Han Kang’s The Vegetarian is a slim novel that is packed with things and ideas that leave the reader thinking long after the book is closed. While I found the characters and the varying points of view interesting, I found that something was missing. Something that feels lost in translation. I think it’s incredibly impressive that Deborah Smith studied Korean for seven years and then translated this book, but I think that her limits definitely showed in her translation. Some parts of it felt clunky, and some parts of it felt skimmed over. What I felt was lacking was a cultural significance as to why the members of Yeong-hye’s family found her vegetarianism so fundamentally shocking.

But most of all, I liked the different insights from other people in Yeong-hye’s life. I thought it showcased the difficulties one woman faced in the midst of a very personal decision. Her decision was never taken seriously, no matter what her reasons were for making it. Yeong-hye lost everything because of her fastidious decision to become a vegetarian, and her decision affected her entire family, essentially cracking the family’s foundation.

It’s a short novel, and it’s certainly worth reading if you enjoy reading prize-winners, international/translated fiction, and fiction about the lives of women in the aftermath of the choices they make.

BOOK REVIEW: The Swans of Fifth Avenue, by Melanie Benjamin

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BOOK REVIEW: The Swans of Fifth Avenue, by Melanie BenjaminTitle: The Swans of Fifth Avenue by Melanie Benjamin
Published by Delacorte Press
Published: January 26th 2016
Genres: Fiction
Pages: 368
Format: eBook
Source: Netgalley
Goodreads

Centered on two dynamic, complicated, and compelling protagonists—Truman Capote and Babe Paley—this book is steeped in the glamour and perfumed and smoky atmosphere of New York’s high society. Babe Paley—known for her high-profile marriage to CBS founder William Paley and her ranking in the International Best-Dressed Hall of Fame—was one of the reigning monarchs of New York’s high society in the 1950s. Replete with gossip, scandal, betrayal, and a vibrant cast of real-life supporting characters, readers will be seduced by this startling new look at the infamous society swans.

Melanie Benjamin’s The Swans of Fifth Avenue is a delightfully gossipy look into the lives of a handful of New York City socialites and Truman Capote from the 1950s to the 1970s. Admittedly, I knew nothing of Truman Capote’s life outside of the film Capote with Philip Seymour Hoffman, and even then details are a little bit fuzzy. I know he wrote In Cold Blood and Breakfast at Tiffany’s with a smattering of short stories, but other than that, I’m a bit lost. I think that helped me a bit with the novel, going into it without knowing much, because it helped shape that fairy tale sort of quality I found in it.

I really liked Babe, and I like that she found some companionship and love in her friendship with Capote. I liked the life Benjamin brought to each of the women Capote befriended. Parts of the novel were told through the eyes of each of these women, and each of their points-of-view added to an excellent character study. These sheltered, beautiful “swans” of New York trusted Truman Capote with their thoughts, ideas, and secrets, and he ultimately betrayed all of them, including Babe, his closest friend out of all of the swans. Capote’s insatiable desire for gossip and his inability to keep it to himself led to some serious consequences. I couldn’t help but see that the driving question behind the entire story is why does one friend betray another? What drives all of them to backstab and spread secrets and lies? I think, perhaps, if you have it all and believe you have nothing left to do with your lives because you’ve “accomplished everything,” what more can you do with your life? Maybe for all of them, in their sheltered lives, all they wanted to do was to create a little drama to distract them from their terrible husbands and other disappointing or awful aspects of their lives.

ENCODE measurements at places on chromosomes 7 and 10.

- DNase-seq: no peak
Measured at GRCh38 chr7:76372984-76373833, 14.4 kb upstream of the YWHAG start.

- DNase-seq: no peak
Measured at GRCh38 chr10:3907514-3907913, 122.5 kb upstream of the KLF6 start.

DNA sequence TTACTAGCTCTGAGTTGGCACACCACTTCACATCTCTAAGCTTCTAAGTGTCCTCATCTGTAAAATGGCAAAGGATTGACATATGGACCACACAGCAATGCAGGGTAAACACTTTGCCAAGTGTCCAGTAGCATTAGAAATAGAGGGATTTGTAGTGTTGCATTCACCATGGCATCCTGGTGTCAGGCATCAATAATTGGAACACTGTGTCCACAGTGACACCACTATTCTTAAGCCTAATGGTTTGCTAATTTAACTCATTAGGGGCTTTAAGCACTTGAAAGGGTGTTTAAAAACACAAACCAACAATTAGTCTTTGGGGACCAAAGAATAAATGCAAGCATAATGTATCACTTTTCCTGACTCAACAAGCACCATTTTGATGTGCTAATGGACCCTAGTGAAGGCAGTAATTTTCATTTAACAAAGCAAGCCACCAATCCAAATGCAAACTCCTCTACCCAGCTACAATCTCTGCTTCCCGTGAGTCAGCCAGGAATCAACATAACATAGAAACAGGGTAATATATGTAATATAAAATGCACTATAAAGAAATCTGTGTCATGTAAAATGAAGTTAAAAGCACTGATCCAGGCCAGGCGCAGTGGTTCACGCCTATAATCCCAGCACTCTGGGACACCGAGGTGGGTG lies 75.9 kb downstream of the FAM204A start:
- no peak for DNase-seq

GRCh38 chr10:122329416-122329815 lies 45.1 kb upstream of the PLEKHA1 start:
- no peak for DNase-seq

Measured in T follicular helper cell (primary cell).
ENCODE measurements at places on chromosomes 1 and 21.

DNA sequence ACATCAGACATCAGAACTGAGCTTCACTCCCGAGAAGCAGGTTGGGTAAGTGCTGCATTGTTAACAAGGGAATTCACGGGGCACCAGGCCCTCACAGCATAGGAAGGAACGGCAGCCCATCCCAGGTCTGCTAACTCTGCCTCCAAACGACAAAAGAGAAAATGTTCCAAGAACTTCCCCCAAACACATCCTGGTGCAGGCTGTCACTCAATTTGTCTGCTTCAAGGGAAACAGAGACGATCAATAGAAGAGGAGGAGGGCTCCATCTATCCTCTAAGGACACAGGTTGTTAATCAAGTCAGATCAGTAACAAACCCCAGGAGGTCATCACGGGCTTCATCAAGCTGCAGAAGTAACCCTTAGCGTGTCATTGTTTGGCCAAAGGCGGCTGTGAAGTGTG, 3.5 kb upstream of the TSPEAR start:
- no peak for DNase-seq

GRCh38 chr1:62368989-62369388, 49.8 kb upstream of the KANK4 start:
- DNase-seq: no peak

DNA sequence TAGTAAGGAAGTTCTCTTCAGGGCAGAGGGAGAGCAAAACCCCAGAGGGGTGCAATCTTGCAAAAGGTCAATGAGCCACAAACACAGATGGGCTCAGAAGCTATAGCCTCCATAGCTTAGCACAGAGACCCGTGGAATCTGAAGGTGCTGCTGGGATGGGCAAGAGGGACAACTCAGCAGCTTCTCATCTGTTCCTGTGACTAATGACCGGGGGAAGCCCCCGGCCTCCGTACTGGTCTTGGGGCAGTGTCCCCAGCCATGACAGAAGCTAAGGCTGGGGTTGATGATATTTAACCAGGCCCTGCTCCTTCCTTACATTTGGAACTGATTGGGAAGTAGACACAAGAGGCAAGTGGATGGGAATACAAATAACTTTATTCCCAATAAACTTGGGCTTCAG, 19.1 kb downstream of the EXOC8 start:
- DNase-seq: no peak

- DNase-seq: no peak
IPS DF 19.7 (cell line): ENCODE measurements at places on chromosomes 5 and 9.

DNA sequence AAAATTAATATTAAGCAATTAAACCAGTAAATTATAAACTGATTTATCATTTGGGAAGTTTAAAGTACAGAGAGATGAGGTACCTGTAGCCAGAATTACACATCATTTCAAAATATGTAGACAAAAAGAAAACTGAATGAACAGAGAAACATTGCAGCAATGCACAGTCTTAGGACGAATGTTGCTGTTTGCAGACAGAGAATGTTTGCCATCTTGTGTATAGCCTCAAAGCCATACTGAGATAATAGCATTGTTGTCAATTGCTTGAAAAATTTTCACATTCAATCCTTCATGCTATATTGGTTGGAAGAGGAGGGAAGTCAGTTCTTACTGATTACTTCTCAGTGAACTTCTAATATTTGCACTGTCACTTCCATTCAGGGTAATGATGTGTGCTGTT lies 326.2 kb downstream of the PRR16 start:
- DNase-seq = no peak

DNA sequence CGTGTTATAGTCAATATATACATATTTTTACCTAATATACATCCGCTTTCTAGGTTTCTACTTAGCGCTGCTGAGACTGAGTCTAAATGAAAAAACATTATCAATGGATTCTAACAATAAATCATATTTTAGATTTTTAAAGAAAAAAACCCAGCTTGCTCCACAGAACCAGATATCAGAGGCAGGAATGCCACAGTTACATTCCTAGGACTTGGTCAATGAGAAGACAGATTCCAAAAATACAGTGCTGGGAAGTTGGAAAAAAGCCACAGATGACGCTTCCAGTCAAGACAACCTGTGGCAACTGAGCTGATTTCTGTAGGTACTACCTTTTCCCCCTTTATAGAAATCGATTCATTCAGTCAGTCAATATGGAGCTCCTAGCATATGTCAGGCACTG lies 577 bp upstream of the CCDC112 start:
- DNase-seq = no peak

New York’s high society in the fifties and sixties seems so far gone, but it wasn’t, not really. Beyond the fancy apartments, jewels, all of the designer dresses and shoes, Melanie Benjamin showed us that beyond the perfect veneer, the rich and famous were human just like the rest of us, dealt with similar heartbreaks and dramas the rest of us see in day-to-day life, but we’re so far removed from their world that it seems like a perfect fairy tale to us.

The Swans of Fifth Avenue has made me want to read Capote’s work, especially the pieces he wrote about the Swans and has made me want to read more about this era, because it’s an era in which I’m entirely unfamiliar.

Thank you to Netgalley for a review copy!

BOOK REVIEW: Bradstreet Gate, by Robin Kirman

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BOOK REVIEW: Bradstreet Gate, by Robin KirmanTitle: Bradstreet Gate by Robin Kirman
Published by Broadway Books
Published: April 5th 2016
Genres: Fiction
Pages: 336
Format: Trade Paper
Source: Blogging for Books
Goodreads

A tour de force about three friends affected by a campus murder, for readers of Donna Tartt, Meg Wolitzer, and Jeffrey Eugenides.